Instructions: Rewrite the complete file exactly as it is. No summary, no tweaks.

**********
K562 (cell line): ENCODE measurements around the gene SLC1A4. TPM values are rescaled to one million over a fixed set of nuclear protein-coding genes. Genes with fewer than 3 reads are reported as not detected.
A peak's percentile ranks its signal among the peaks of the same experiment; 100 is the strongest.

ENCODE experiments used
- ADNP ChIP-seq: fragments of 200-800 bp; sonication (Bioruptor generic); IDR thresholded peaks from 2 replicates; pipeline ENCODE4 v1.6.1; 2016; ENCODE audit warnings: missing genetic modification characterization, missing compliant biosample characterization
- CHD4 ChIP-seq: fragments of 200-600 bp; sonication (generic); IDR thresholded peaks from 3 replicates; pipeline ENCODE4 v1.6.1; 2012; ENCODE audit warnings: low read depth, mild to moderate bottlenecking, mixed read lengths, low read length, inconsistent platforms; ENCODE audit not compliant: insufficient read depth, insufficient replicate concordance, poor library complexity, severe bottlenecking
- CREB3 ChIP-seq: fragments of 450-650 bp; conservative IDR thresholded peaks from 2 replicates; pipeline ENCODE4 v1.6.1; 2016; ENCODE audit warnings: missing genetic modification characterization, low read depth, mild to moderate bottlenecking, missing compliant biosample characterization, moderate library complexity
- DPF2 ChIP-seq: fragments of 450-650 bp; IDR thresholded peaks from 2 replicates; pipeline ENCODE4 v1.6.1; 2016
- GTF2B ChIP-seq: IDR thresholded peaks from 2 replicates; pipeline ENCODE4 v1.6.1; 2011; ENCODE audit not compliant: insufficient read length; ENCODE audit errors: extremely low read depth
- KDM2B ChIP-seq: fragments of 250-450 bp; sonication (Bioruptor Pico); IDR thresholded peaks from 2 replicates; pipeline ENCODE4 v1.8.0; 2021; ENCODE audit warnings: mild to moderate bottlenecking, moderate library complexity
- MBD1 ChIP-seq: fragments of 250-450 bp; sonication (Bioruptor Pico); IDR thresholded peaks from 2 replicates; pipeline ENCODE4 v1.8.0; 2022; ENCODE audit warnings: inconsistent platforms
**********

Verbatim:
K562 (cell line): ENCODE measurements around the gene SLC1A4. TPM values are rescaled to one million over a fixed set of nuclear protein-coding genes. Genes with fewer than 3 reads are reported as not detected.
A peak's percentile ranks its signal among the peaks of the same experiment; 100 is the strongest.

ENCODE experiments used
- ADNP ChIP-seq: fragments of 200-800 bp; sonication (Bioruptor generic); IDR thresholded peaks from 2 replicates; pipeline ENCODE4 v1.6.1; 2016; ENCODE audit warnings: missing genetic modification characterization, missing compliant biosample characterization
- CHD4 ChIP-seq: fragments of 200-600 bp; sonication (generic); IDR thresholded peaks from 3 replicates; pipeline ENCODE4 v1.6.1; 2012; ENCODE audit warnings: low read depth, mild to moderate bottlenecking, mixed read lengths, low read length, inconsistent platforms; ENCODE audit not compliant: insufficient read depth, insufficient replicate concordance, poor library complexity, severe bottlenecking
- CREB3 ChIP-seq: fragments of 450-650 bp; conservative IDR thresholded peaks from 2 replicates; pipeline ENCODE4 v1.6.1; 2016; ENCODE audit warnings: missing genetic modification characterization, low read depth, mild to moderate bottlenecking, missing compliant biosample characterization, moderate library complexity
- DPF2 ChIP-seq: fragments of 450-650 bp; IDR thresholded peaks from 2 replicates; pipeline ENCODE4 v1.6.1; 2016
- GTF2B ChIP-seq: IDR thresholded peaks from 2 replicates; pipeline ENCODE4 v1.6.1; 2011; ENCODE audit not compliant: insufficient read length; ENCODE audit errors: extremely low read depth
- KDM2B ChIP-seq: fragments of 250-450 bp; sonication (Bioruptor Pico); IDR thresholded peaks from 2 replicates; pipeline ENCODE4 v1.8.0; 2021; ENCODE audit warnings: mild to moderate bottlenecking, moderate library complexity
- MBD1 ChIP-seq: fragments of 250-450 bp; sonication (Bioruptor Pico); IDR thresholded peaks from 2 replicates; pipeline ENCODE4 v1.8.0; 2022; ENCODE audit warnings: inconsistent platforms